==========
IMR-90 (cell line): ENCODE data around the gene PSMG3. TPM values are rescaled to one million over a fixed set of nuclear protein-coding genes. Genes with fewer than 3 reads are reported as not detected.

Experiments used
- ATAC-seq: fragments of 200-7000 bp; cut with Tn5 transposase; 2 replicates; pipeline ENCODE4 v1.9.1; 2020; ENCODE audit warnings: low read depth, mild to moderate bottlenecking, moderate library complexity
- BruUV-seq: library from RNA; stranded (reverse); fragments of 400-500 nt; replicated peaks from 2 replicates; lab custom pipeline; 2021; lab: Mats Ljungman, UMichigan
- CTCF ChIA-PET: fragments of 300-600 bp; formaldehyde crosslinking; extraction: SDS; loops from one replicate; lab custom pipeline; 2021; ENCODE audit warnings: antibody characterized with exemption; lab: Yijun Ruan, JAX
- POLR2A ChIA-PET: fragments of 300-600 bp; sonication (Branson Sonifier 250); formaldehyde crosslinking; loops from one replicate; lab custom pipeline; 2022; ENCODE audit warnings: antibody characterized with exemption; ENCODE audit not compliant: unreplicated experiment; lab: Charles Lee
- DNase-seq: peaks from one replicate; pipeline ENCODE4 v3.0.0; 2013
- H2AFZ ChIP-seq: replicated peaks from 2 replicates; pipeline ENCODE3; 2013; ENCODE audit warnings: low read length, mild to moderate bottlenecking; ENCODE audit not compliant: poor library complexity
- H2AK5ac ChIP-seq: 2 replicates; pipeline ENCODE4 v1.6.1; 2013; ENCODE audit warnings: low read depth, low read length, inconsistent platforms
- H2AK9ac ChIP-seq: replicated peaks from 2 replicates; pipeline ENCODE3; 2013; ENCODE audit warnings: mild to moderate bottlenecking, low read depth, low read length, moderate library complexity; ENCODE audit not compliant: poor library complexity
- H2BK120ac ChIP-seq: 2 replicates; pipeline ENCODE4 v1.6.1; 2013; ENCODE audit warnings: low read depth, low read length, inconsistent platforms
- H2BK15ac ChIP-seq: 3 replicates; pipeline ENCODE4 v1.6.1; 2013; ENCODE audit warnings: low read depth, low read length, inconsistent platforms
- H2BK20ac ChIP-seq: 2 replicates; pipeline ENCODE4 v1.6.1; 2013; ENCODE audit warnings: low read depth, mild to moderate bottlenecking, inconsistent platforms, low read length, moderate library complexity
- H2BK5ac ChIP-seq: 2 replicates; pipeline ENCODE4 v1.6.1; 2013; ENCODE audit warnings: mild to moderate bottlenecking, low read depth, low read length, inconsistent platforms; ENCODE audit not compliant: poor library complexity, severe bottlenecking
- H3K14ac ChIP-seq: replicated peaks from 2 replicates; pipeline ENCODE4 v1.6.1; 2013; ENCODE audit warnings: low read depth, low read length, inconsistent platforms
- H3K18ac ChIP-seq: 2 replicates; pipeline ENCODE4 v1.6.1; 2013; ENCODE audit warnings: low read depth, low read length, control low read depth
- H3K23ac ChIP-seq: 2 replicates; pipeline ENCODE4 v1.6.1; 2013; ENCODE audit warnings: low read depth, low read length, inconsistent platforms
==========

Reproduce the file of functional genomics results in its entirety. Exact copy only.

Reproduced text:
IMR-90 (cell line): ENCODE data around the gene PSMG3. TPM values are rescaled to one million over a fixed set of nuclear protein-coding genes. Genes with fewer than 3 reads are reported as not detected.

Experiments used
- ATAC-seq: fragments of 200-7000 bp; cut with Tn5 transposase; 2 replicates; pipeline ENCODE4 v1.9.1; 2020; ENCODE audit warnings: low read depth, mild to moderate bottlenecking, moderate library complexity
- BruUV-seq: library from RNA; stranded (reverse); fragments of 400-500 nt; replicated peaks from 2 replicates; lab custom pipeline; 2021; lab: Mats Ljungman, UMichigan
- CTCF ChIA-PET: fragments of 300-600 bp; formaldehyde crosslinking; extraction: SDS; loops from one replicate; lab custom pipeline; 2021; ENCODE audit warnings: antibody characterized with exemption; lab: Yijun Ruan, JAX
- POLR2A ChIA-PET: fragments of 300-600 bp; sonication (Branson Sonifier 250); formaldehyde crosslinking; loops from one replicate; lab custom pipeline; 2022; ENCODE audit warnings: antibody characterized with exemption; ENCODE audit not compliant: unreplicated experiment; lab: Charles Lee
- DNase-seq: peaks from one replicate; pipeline ENCODE4 v3.0.0; 2013
- H2AFZ ChIP-seq: replicated peaks from 2 replicates; pipeline ENCODE3; 2013; ENCODE audit warnings: low read length, mild to moderate bottlenecking; ENCODE audit not compliant: poor library complexity
- H2AK5ac ChIP-seq: 2 replicates; pipeline ENCODE4 v1.6.1; 2013; ENCODE audit warnings: low read depth, low read length, inconsistent platforms
- H2AK9ac ChIP-seq: replicated peaks from 2 replicates; pipeline ENCODE3; 2013; ENCODE audit warnings: mild to moderate bottlenecking, low read depth, low read length, moderate library complexity; ENCODE audit not compliant: poor library complexity
- H2BK120ac ChIP-seq: 2 replicates; pipeline ENCODE4 v1.6.1; 2013; ENCODE audit warnings: low read depth, low read length, inconsistent platforms
- H2BK15ac ChIP-seq: 3 replicates; pipeline ENCODE4 v1.6.1; 2013; ENCODE audit warnings: low read depth, low read length, inconsistent platforms
- H2BK20ac ChIP-seq: 2 replicates; pipeline ENCODE4 v1.6.1; 2013; ENCODE audit warnings: low read depth, mild to moderate bottlenecking, inconsistent platforms, low read length, moderate library complexity
- H2BK5ac ChIP-seq: 2 replicates; pipeline ENCODE4 v1.6.1; 2013; ENCODE audit warnings: mild to moderate bottlenecking, low read depth, low read length, inconsistent platforms; ENCODE audit not compliant: poor library complexity, severe bottlenecking
- H3K14ac ChIP-seq: replicated peaks from 2 replicates; pipeline ENCODE4 v1.6.1; 2013; ENCODE audit warnings: low read depth, low read length, inconsistent platforms
- H3K18ac ChIP-seq: 2 replicates; pipeline ENCODE4 v1.6.1; 2013; ENCODE audit warnings: low read depth, low read length, control low read depth
- H3K23ac ChIP-seq: 2 replicates; pipeline ENCODE4 v1.6.1; 2013; ENCODE audit warnings: low read depth, low read length, inconsistent platforms